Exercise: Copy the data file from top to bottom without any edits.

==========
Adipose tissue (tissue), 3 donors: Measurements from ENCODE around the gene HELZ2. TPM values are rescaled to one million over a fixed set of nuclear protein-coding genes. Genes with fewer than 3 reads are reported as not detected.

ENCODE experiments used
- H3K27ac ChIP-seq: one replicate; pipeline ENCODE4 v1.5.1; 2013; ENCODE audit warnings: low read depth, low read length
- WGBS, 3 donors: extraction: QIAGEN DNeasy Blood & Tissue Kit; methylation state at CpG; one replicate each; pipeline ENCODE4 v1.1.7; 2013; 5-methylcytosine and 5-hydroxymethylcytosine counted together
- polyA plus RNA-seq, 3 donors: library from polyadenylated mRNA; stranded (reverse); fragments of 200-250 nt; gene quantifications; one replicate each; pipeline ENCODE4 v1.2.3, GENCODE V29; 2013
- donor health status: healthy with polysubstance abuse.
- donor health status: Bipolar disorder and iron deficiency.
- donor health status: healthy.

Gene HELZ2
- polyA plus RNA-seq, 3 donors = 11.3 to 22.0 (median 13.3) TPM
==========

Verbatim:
Adipose tissue (tissue), 3 donors: Measurements from ENCODE around the gene HELZ2. TPM values are rescaled to one million over a fixed set of nuclear protein-coding genes. Genes with fewer than 3 reads are reported as not detected.

ENCODE experiments used
- H3K27ac ChIP-seq: one replicate; pipeline ENCODE4 v1.5.1; 2013; ENCODE audit warnings: low read depth, low read length
- WGBS, 3 donors: extraction: QIAGEN DNeasy Blood & Tissue Kit; methylation state at CpG; one replicate each; pipeline ENCODE4 v1.1.7; 2013; 5-methylcytosine and 5-hydroxymethylcytosine counted together
- polyA plus RNA-seq, 3 donors: library from polyadenylated mRNA; stranded (reverse); fragments of 200-250 nt; gene quantifications; one replicate each; pipeline ENCODE4 v1.2.3, GENCODE V29; 2013
- donor health status: healthy with polysubstance abuse.
- donor health status: Bipolar disorder and iron deficiency.
- donor health status: healthy.

Gene HELZ2
- polyA plus RNA-seq, 3 donors = 11.3 to 22.0 (median 13.3) TPM